Student art graces Kaua‘i Museum

LIHU‘E — The final series of student art opened Friday at the Kaua‘i Museum and will be on display through Apr. 25.

“We have a lot of good pieces in this exhibit for students in grades 10 through 12,” said Chris Faye who had just finished installing the exhibit and was working on another exhibit. “There are some great photography pieces and multi-media.”

A Kaua‘i Museum staff said her favorite piece was a bag created out of discarded Capri Sun juice containers, the bag sitting next to a framed piece, the frame having formerly housed a MacIntosh computer.

This is the 50th anniversary of the School Art Exhibit, the tradition being started by Juliette Wichman, the Kaua‘i Museum founder, in 1960 with the hope of encouraging and acknowledging the creative and artistic talents of Kaua‘i youth.

Youth remains in the spotlight of the Kaua‘i Museum which announces the return of the Keiki Ka Lei Contest, translated to mean “youth lei making contest.”

Happy Tamanaha, a consistent contributor to the annual May Day Lei Contest and a seller of lei with the proceeds coming back to the museum, noticed during last year’s contest a lei submitted by a 5-year-old lei maker.

But with no category for youth, the creativity and skill of the young lei maker was overshadowed by other lei, but not Tamanaha who suggested the return of the youth division.

Saturday, Tamanaha and her husband Kats will host a lei making workshop, oriented toward the keiki lei maker, starting at 10 a.m. as part of the museum’s monthly ‘Ohana Day celebration, Faye said.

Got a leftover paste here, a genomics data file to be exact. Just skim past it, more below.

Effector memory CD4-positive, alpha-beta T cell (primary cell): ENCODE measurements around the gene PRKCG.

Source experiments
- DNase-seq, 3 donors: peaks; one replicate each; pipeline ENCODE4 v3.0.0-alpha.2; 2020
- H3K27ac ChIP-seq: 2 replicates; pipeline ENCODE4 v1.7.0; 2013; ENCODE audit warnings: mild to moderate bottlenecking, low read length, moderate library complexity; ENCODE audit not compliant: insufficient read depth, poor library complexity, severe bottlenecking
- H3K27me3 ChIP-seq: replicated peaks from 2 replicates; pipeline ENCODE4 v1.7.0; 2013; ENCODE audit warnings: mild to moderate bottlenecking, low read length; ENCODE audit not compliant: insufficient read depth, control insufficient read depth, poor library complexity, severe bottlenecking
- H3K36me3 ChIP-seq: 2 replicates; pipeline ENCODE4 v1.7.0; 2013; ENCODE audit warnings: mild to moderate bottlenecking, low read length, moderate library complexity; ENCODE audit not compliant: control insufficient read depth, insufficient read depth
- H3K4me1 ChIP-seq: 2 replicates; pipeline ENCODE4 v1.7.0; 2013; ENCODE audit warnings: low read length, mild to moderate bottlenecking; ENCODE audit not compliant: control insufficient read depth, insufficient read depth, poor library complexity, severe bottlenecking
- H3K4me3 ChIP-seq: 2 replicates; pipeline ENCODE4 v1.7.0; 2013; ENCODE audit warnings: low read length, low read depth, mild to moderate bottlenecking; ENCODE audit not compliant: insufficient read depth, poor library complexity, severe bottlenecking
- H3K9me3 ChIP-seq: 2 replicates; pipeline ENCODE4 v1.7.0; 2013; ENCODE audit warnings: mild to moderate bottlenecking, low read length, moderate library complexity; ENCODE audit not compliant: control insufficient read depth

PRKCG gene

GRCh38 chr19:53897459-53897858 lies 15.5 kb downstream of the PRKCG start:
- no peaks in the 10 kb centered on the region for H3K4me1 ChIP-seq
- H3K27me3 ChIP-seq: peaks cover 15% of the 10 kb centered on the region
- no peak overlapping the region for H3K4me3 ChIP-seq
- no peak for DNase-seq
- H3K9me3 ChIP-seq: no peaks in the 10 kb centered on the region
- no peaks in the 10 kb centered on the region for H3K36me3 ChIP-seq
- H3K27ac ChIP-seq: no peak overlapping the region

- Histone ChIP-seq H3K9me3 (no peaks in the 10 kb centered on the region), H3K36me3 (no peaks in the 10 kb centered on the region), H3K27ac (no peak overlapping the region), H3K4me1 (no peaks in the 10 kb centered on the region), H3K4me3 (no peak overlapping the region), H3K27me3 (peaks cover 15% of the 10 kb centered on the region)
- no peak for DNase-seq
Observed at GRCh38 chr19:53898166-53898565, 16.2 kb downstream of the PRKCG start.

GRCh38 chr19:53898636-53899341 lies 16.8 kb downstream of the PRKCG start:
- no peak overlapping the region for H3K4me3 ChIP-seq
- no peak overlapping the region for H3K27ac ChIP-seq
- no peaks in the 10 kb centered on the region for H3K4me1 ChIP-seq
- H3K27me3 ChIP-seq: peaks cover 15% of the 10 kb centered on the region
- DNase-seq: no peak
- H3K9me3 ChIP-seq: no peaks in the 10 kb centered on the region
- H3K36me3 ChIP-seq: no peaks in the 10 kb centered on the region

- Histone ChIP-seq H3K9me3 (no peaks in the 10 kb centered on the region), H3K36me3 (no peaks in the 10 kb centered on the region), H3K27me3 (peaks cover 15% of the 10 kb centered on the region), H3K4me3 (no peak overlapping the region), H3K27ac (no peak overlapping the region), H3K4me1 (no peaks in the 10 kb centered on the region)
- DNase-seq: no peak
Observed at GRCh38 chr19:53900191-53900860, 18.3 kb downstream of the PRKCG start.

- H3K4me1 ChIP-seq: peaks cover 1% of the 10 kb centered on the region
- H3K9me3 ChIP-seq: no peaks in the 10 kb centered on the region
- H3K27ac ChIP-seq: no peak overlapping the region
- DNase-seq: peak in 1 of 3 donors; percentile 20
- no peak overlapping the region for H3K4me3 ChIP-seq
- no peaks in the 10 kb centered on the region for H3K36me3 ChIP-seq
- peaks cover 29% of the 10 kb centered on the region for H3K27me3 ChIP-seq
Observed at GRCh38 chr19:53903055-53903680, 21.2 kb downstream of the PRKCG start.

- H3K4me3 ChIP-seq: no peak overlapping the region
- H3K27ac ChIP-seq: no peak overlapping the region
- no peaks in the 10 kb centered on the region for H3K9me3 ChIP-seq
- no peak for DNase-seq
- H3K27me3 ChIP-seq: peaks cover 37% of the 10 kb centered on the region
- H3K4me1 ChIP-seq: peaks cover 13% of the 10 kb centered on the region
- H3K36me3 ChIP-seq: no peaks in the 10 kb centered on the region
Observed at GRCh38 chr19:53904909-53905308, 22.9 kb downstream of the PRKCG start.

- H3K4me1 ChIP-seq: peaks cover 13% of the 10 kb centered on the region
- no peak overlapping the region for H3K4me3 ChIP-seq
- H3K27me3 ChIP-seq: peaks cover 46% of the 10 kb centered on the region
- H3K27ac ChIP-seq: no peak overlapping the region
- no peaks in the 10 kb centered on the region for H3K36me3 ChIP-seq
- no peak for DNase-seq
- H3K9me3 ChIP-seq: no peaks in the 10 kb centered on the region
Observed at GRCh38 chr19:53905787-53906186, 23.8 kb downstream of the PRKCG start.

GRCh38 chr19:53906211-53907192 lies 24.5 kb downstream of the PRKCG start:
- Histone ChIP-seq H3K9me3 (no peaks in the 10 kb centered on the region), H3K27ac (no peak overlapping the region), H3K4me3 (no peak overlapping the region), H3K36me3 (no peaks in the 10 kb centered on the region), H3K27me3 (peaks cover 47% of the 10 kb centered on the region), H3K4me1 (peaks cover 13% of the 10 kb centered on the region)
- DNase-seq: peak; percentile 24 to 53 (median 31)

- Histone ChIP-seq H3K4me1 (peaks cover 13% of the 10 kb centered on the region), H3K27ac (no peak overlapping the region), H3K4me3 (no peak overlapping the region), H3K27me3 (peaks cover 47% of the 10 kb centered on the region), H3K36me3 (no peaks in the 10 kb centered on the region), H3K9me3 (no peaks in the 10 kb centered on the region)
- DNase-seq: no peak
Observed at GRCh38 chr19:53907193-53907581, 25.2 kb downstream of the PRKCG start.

The workshop is for keiki ages 5 through 18 interested in learning how to make a Kui, Haku, Humupapa, Kipu‘u or Wili lei. There is a $5 fee for each family and a parent or guardian must accompany keiki from 5 to 11 years old, states the Kaua‘i Museum website.

In addition to the workshop, a special May Day — Floral Heritage display is incorporated into a Hawaiiana display and will be on exhibit through the May Day Lei Contest.

During ‘Ohana Day, there is no admission fee for kama‘aina, or residents, and is a perfect opportunity to not only attend the lei making workshop, but take in the student art exhibit and a special hotel and visitor industry exhibit featuring several rare pieces from the Grace Guslander collection which served as inspiration for iconic posters for movies and travelogues.

“We have the original Hawai‘i Visitors Bureau sign from the Chicago branch of HVB,” Faye said. “We also have the United Airlines menehune which was on display at the HVB Chicago office.”

Those iconic Hawai‘i symbols have a strong resemblance to the characters from Disney’s Lilo and Stitch movie.

“It’s a shame so few people on Kaua‘i know about these pieces,” Faye said. “The display will be up until the end of the month and ‘Ohana Day is a perfect time to look over the pieces which speaks a lot of our history and tourism heritage.”

 Among the flow of visitors through the museum, Friday, Kathy Buchanan quietly sat among the ladies of the Hawaiian Quilt Club led by Florence Muraoka.

Buchanan, visiting from Colorado, was attempting her first quilt after being persuaded by the museum’s education outreach officer Lopaka Bukoski to attend the weekly sessions which meet from 10 a.m. to 1 p.m., the ladies joking about Bukoski’s kolohe antics.

The Kaua‘i Museum is open Monday through Saturday from 10 a.m. to 5 p.m. Visit www.kauaimuseum.org or call 245-6931 for more information.

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